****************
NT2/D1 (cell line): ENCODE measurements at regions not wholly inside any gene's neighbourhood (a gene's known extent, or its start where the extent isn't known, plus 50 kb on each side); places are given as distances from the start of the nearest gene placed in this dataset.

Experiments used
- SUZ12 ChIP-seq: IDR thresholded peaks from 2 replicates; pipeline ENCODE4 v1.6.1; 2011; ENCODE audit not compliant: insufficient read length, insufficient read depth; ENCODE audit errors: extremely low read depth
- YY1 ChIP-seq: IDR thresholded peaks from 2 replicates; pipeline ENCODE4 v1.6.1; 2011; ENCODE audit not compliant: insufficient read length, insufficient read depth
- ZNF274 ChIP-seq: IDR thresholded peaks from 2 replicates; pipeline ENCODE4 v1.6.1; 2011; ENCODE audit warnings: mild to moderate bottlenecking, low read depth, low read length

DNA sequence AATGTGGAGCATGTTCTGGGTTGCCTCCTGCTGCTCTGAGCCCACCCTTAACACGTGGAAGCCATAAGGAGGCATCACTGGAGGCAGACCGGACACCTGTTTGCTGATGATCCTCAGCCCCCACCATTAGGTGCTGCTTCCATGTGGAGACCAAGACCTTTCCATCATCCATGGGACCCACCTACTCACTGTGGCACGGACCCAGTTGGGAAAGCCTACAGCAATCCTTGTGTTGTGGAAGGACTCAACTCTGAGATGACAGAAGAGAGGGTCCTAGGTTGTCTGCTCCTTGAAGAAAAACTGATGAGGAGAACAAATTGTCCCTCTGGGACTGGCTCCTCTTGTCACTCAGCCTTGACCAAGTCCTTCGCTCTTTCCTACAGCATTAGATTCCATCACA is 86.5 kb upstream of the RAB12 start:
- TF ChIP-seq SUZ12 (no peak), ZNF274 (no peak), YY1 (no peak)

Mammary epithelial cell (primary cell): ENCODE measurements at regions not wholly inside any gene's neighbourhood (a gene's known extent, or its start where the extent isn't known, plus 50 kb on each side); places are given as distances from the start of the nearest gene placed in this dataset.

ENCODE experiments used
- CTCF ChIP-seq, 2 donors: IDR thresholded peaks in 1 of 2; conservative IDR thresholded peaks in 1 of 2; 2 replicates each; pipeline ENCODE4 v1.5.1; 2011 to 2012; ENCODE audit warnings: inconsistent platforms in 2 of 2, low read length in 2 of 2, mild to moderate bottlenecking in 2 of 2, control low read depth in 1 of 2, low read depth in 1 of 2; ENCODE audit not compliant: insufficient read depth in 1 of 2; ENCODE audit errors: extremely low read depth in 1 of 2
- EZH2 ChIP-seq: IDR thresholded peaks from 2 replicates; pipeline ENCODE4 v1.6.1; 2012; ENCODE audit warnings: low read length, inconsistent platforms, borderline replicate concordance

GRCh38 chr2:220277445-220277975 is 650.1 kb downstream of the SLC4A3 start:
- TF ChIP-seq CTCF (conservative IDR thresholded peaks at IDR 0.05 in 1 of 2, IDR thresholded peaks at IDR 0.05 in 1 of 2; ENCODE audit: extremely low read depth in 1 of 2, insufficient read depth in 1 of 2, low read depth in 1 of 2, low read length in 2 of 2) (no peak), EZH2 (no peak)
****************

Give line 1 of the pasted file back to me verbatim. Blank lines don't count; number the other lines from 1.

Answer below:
NT2/D1 (cell line): ENCODE measurements at regions not wholly inside any gene's neighbourhood (a gene's known extent, or its start where the extent isn't known, plus 50 kb on each side); places are given as distances from the start of the nearest gene placed in this dataset.